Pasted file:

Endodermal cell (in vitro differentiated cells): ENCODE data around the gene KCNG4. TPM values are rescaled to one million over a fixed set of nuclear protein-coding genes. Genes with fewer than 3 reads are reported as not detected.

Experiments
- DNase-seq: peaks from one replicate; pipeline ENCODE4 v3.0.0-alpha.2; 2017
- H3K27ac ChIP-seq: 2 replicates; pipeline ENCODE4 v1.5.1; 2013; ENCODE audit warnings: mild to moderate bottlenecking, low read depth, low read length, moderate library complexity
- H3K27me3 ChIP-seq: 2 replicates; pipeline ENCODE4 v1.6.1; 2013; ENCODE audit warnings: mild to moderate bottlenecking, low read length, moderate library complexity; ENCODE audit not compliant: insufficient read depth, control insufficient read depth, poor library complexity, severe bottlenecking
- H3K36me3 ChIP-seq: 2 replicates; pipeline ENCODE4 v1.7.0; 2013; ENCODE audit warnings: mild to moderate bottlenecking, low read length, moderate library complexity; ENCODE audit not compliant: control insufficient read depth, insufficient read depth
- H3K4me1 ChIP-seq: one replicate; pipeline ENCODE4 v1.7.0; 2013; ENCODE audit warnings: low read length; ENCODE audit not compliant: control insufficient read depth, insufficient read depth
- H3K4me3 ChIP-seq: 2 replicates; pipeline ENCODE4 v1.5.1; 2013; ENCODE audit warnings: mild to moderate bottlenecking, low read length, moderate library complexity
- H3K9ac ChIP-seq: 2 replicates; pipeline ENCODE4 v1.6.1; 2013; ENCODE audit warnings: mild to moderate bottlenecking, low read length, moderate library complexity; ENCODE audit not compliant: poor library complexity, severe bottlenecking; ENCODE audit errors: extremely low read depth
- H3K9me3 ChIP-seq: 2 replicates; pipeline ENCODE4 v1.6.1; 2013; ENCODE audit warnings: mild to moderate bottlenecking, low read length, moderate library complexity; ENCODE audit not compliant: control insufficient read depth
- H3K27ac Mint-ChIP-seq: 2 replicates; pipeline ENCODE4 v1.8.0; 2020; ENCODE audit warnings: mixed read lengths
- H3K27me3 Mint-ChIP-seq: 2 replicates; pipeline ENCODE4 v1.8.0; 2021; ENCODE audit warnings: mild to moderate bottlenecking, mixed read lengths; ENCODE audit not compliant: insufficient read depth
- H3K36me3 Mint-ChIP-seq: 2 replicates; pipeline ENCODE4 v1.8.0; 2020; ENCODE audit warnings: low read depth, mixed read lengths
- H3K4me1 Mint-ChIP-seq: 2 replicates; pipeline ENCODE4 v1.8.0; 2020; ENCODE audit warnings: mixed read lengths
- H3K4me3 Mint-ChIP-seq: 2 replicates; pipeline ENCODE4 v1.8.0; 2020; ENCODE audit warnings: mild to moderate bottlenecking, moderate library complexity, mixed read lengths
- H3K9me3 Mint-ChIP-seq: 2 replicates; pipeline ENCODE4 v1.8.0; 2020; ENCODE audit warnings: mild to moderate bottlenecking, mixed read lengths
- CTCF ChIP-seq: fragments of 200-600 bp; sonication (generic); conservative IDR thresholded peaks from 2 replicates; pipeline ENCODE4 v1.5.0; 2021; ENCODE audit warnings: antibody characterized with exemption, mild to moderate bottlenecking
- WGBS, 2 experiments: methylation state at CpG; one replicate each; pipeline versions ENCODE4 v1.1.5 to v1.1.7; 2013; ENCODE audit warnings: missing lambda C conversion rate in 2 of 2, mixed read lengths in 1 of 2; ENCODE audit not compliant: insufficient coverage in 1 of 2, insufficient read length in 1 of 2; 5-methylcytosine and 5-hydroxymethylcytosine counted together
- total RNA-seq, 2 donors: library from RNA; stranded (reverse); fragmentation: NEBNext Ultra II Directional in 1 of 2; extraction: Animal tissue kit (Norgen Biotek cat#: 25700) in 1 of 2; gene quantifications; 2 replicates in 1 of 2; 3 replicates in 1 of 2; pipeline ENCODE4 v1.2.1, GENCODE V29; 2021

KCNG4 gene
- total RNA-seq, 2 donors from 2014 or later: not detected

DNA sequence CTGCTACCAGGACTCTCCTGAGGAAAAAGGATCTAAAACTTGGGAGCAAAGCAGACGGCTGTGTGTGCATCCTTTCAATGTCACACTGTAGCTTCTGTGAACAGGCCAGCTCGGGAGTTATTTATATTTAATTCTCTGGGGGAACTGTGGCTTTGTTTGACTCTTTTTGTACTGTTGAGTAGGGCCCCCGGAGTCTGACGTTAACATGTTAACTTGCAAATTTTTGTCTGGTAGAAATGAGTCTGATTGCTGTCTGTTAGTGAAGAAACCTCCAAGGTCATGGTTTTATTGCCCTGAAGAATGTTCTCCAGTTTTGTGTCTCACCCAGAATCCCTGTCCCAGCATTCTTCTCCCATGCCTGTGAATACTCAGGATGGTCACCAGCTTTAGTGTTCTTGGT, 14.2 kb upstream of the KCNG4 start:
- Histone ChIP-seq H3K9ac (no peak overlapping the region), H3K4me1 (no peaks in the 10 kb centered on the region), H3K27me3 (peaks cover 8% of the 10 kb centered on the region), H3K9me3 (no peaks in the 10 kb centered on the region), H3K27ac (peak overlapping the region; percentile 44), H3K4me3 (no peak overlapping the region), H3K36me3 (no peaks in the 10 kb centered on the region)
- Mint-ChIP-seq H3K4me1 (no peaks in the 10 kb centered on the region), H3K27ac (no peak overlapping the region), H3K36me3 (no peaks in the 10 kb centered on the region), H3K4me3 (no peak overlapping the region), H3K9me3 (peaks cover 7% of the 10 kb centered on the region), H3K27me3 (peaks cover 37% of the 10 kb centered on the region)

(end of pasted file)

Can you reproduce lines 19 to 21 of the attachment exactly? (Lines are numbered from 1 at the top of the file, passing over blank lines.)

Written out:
- total RNA-seq, 2 donors: library from RNA; stranded (reverse); fragmentation: NEBNext Ultra II Directional in 1 of 2; extraction: Animal tissue kit (Norgen Biotek cat#: 25700) in 1 of 2; gene quantifications; 2 replicates in 1 of 2; 3 replicates in 1 of 2; pipeline ENCODE4 v1.2.1, GENCODE V29; 2021

KCNG4 gene
- total RNA-seq, 2 donors from 2014 or later: not detected